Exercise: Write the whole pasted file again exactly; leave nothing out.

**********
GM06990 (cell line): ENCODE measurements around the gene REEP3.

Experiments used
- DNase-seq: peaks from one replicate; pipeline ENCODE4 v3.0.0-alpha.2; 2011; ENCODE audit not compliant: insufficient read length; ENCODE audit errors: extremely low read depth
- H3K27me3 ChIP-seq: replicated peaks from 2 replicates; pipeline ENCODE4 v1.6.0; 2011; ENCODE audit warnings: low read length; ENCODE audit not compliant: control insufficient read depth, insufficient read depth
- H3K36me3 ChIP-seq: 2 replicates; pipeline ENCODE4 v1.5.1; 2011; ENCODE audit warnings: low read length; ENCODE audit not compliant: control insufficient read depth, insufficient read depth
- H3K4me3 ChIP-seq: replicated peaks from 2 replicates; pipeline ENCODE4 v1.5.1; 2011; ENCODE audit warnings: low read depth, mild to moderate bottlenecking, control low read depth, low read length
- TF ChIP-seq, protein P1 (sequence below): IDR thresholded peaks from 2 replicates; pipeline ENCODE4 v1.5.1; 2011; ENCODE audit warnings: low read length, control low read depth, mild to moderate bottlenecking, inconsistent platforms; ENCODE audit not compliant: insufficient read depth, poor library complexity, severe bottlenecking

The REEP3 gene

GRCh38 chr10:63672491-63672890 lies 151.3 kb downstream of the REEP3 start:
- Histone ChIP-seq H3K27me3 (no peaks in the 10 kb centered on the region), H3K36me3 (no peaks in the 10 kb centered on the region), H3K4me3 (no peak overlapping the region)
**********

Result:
GM06990 (cell line): ENCODE measurements around the gene REEP3.

Experiments used
- DNase-seq: peaks from one replicate; pipeline ENCODE4 v3.0.0-alpha.2; 2011; ENCODE audit not compliant: insufficient read length; ENCODE audit errors: extremely low read depth
- H3K27me3 ChIP-seq: replicated peaks from 2 replicates; pipeline ENCODE4 v1.6.0; 2011; ENCODE audit warnings: low read length; ENCODE audit not compliant: control insufficient read depth, insufficient read depth
- H3K36me3 ChIP-seq: 2 replicates; pipeline ENCODE4 v1.5.1; 2011; ENCODE audit warnings: low read length; ENCODE audit not compliant: control insufficient read depth, insufficient read depth
- H3K4me3 ChIP-seq: replicated peaks from 2 replicates; pipeline ENCODE4 v1.5.1; 2011; ENCODE audit warnings: low read depth, mild to moderate bottlenecking, control low read depth, low read length
- TF ChIP-seq, protein P1 (sequence below): IDR thresholded peaks from 2 replicates; pipeline ENCODE4 v1.5.1; 2011; ENCODE audit warnings: low read length, control low read depth, mild to moderate bottlenecking, inconsistent platforms; ENCODE audit not compliant: insufficient read depth, poor library complexity, severe bottlenecking

The REEP3 gene

GRCh38 chr10:63672491-63672890 lies 151.3 kb downstream of the REEP3 start:
- Histone ChIP-seq H3K27me3 (no peaks in the 10 kb centered on the region), H3K36me3 (no peaks in the 10 kb centered on the region), H3K4me3 (no peak overlapping the region)